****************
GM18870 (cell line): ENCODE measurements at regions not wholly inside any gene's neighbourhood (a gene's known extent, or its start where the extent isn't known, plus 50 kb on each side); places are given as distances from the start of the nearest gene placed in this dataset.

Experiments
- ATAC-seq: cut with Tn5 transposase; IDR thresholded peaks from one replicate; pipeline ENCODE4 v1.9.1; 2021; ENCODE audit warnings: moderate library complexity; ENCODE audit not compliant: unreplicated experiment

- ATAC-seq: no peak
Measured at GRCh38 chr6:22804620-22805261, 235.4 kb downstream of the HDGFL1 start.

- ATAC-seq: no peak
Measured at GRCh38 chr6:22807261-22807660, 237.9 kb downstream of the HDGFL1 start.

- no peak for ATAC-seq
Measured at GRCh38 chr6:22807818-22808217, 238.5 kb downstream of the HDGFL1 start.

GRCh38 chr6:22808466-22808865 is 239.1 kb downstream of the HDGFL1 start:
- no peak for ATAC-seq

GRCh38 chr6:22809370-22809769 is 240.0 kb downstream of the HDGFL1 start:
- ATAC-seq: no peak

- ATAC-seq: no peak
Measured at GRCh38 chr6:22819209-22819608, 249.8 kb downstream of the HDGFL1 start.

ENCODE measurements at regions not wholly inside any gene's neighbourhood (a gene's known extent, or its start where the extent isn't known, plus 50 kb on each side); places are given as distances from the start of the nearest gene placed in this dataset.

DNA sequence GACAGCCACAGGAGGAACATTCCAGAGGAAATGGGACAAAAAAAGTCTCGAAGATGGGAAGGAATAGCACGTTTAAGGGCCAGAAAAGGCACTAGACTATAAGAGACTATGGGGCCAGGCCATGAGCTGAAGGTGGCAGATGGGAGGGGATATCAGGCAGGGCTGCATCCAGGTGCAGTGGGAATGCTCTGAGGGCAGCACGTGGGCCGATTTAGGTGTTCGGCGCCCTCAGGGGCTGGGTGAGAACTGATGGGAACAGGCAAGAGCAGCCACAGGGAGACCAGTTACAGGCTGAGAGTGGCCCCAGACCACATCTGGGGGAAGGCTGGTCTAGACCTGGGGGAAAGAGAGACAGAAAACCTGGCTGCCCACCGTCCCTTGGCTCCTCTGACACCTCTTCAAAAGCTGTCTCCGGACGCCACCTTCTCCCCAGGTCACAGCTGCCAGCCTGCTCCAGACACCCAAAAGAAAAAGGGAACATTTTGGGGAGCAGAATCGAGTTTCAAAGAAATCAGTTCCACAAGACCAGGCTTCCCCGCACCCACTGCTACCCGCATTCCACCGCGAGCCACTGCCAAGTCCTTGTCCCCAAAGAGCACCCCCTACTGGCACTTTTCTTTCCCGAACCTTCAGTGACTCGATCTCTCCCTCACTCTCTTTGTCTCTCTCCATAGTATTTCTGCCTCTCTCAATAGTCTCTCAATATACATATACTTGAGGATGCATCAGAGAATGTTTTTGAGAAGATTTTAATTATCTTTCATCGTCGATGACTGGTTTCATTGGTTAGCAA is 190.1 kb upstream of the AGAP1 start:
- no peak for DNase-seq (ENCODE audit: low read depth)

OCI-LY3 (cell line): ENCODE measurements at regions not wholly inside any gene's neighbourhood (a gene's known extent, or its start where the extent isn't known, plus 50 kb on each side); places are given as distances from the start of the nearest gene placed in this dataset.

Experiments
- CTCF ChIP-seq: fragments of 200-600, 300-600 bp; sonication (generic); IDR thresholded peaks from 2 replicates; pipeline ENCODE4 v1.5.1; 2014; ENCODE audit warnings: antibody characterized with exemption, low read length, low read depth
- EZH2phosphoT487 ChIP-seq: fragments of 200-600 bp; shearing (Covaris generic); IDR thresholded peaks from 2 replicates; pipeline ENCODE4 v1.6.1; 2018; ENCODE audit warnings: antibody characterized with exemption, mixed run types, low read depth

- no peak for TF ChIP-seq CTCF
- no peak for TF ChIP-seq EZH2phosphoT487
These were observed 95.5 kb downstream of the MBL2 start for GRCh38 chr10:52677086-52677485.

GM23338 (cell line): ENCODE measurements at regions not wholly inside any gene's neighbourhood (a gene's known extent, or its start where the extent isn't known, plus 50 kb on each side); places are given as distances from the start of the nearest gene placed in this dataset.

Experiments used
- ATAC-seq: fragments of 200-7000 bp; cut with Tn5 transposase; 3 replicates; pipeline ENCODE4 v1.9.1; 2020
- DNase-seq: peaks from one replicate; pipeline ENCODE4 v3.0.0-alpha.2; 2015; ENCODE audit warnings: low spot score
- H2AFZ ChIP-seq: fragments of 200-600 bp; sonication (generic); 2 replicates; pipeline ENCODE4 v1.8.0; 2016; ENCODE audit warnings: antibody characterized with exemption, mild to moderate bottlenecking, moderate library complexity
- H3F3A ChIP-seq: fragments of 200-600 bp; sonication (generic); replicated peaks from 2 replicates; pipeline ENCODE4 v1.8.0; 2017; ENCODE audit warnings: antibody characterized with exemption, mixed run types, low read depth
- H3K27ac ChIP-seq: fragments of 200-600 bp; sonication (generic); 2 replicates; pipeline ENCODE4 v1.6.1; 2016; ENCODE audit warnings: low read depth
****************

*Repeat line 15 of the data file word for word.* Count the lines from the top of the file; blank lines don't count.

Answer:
Measured at GRCh38 chr6:22819209-22819608, 249.8 kb downstream of the HDGFL1 start.